Volume 631, November 2019
|Number of page(s)||7|
|Section||Cosmology (including clusters of galaxies)|
|Published online||11 October 2019|
Fossil group origins
X. Velocity segregation in fossil systems
IRFU, CEA, Université Paris-Saclay, 91191 Gif-sur-Yvette, France
2 AIM, CEA, CNRS, Université Paris-Saclay, Université Paris Diderot, Sorbonne Paris Cité, 91191 Gif-sur-Yvette, France
3 Instituto de Astrofísica de Canarias, calle Vía Láctea s/n, 38205 La Laguna, Tenerife, Spain
4 Departamento de Astrofísica, Universidad de La Laguna, Avenida Astrofísico Francisco Sánchez s/n, 38206 La Laguna, Spain
5 INAF-Osservatorio Astronomico di Trieste, Via Tiepolo 11, 34143 Trieste, Italy
6 Dipartimento di Fisica, Università degli Studi di Trieste, Via Tiepolo 11, 34143 Trieste, Italy
7 Dipartimento di Fisica e Astronomia “G. Galilei”, Università di Padova, Vicolo dell’Osservatorio 3, 35122 Padova, Italy
8 INAF-Osservatorio Astronomico di Padova, Vicolo dell’Osservatorio 2, 35122 Padova, Italy
9 Astronomy Department, University of Wisconsin, 475 N Charter Street, Madison, WI 53706, USA
10 Harvard Center for Astrophysics, 60 Garden Str., 02138 Cambridge, MA, USA
Accepted: 19 July 2019
Aims. We aim to study how the velocity segregation and the radial profile of the velocity dispersion depend on the prominence of the brightest cluster galaxies (BCGs).
Methods. We divided a sample of 102 clusters and groups of galaxies into four bins of magnitude gap between the two brightest cluster members. We then computed the velocity segregation in bins of absolute and relative magnitude. Moreover, for each bin of magnitude gap we computed the radial profile of the velocity dispersion.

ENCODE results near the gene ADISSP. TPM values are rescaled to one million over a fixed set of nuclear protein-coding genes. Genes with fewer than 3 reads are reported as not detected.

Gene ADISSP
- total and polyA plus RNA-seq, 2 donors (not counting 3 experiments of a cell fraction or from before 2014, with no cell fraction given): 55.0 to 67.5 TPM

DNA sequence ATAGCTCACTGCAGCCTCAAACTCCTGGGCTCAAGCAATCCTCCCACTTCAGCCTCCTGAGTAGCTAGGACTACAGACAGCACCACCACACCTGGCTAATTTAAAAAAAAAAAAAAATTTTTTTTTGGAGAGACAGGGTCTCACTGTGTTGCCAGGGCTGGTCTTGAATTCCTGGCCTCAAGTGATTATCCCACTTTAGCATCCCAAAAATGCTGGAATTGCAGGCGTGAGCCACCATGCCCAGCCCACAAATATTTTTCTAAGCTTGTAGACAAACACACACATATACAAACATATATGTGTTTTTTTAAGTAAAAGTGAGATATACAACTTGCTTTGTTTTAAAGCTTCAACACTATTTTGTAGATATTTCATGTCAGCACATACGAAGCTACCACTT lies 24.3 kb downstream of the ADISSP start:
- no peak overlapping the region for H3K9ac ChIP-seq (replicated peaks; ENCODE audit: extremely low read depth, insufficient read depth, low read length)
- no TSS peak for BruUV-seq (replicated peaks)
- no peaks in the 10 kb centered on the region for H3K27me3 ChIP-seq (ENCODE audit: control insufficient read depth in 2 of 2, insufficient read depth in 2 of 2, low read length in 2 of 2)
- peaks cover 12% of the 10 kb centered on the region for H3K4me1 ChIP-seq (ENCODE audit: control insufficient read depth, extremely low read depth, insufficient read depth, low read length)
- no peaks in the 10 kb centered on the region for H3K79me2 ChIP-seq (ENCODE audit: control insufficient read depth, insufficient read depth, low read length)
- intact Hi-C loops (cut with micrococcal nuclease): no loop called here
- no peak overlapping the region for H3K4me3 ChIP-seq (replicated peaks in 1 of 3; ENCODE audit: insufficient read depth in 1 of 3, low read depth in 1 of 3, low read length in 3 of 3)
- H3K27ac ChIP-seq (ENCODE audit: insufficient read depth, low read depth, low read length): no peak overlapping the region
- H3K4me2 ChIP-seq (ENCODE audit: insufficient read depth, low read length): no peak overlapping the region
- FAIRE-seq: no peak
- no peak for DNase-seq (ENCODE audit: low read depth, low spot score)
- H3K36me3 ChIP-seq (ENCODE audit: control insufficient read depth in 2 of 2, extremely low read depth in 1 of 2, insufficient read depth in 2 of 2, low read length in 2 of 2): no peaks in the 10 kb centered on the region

Results. When using absolute magnitudes, the segregation in velocity is limited to the two brightest bins and no significant difference is found for different magnitude gaps. However, when we use relative magnitudes, a trend appears in the brightest bin: the larger the magnitude gap, the larger the velocity segregation. We also show that this trend is mainly due to the presence, in the brightest bin, of satellite galaxies in systems with small magnitude gaps: in fact, if we study central galaxies and satellites separately, this trend is mitigated and central galaxies are more segregated than satellites for any magnitude gap. A similar result is found in the radial velocity dispersion profiles: a trend is visible in central regions (where the BCGs dominate) but, if we analyse the profile using satellites alone, the trend disappears. In the latter case, the shape of the velocity dispersion profile in the centre of the systems with different magnitude gaps shows three types of behaviour: systems with the smallest magnitude gaps have an almost flat profile from the centre to the external regions; systems with the largest magnitude gaps show a monothonical growth from the low values of the central part to the flat ones in the external regions; and finally, systems with 1.0 < Δm12 ≤ 1.5 show a profile that peaks in the centre and then decreases towards the external regions.
Conclusions. We suggest that two mechanisms could be responsible for the observed differences in the velocity segregation of the BCGs: an earlier formation of systems with a larger magnitude gap or a more centrally concentrated halo. However, the radial profiles of the velocity dispersion confirm that central galaxies are more relaxed, but that the satellite galaxies do not seem to be affected by the magnitude gap.
Key words: galaxies: clusters: general / galaxies: groups: general
© S. Zarattini et al. 2019
Open Access article, published by EDP Sciences, under the terms of the Creative Commons Attribution License (http://creativecommons.org/licenses/by/4.0), which permits unrestricted use, distribution, and reproduction in any medium, provided the original work is properly cited.
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